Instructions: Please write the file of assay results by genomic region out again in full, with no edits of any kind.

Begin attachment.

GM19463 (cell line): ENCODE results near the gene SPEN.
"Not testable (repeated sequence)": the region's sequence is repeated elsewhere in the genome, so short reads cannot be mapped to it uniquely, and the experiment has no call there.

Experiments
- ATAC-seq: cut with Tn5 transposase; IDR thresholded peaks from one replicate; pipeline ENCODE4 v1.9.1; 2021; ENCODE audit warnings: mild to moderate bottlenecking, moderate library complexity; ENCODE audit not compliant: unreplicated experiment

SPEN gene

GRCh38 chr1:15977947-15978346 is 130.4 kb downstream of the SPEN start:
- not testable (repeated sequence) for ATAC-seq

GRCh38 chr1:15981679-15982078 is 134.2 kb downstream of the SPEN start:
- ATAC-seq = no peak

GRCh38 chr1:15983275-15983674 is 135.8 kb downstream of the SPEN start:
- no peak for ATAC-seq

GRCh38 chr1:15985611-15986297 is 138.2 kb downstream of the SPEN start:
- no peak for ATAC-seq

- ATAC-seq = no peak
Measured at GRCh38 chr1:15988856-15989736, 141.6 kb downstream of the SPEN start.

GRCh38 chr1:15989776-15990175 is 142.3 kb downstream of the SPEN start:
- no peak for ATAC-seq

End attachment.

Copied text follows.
GM19463 (cell line): ENCODE results near the gene SPEN.
"Not testable (repeated sequence)": the region's sequence is repeated elsewhere in the genome, so short reads cannot be mapped to it uniquely, and the experiment has no call there.

Experiments
- ATAC-seq: cut with Tn5 transposase; IDR thresholded peaks from one replicate; pipeline ENCODE4 v1.9.1; 2021; ENCODE audit warnings: mild to moderate bottlenecking, moderate library complexity; ENCODE audit not compliant: unreplicated experiment

SPEN gene

GRCh38 chr1:15977947-15978346 is 130.4 kb downstream of the SPEN start:
- not testable (repeated sequence) for ATAC-seq

GRCh38 chr1:15981679-15982078 is 134.2 kb downstream of the SPEN start:
- ATAC-seq = no peak

GRCh38 chr1:15983275-15983674 is 135.8 kb downstream of the SPEN start:
- no peak for ATAC-seq

GRCh38 chr1:15985611-15986297 is 138.2 kb downstream of the SPEN start:
- no peak for ATAC-seq

- ATAC-seq = no peak
Measured at GRCh38 chr1:15988856-15989736, 141.6 kb downstream of the SPEN start.

GRCh38 chr1:15989776-15990175 is 142.3 kb downstream of the SPEN start:
- no peak for ATAC-seq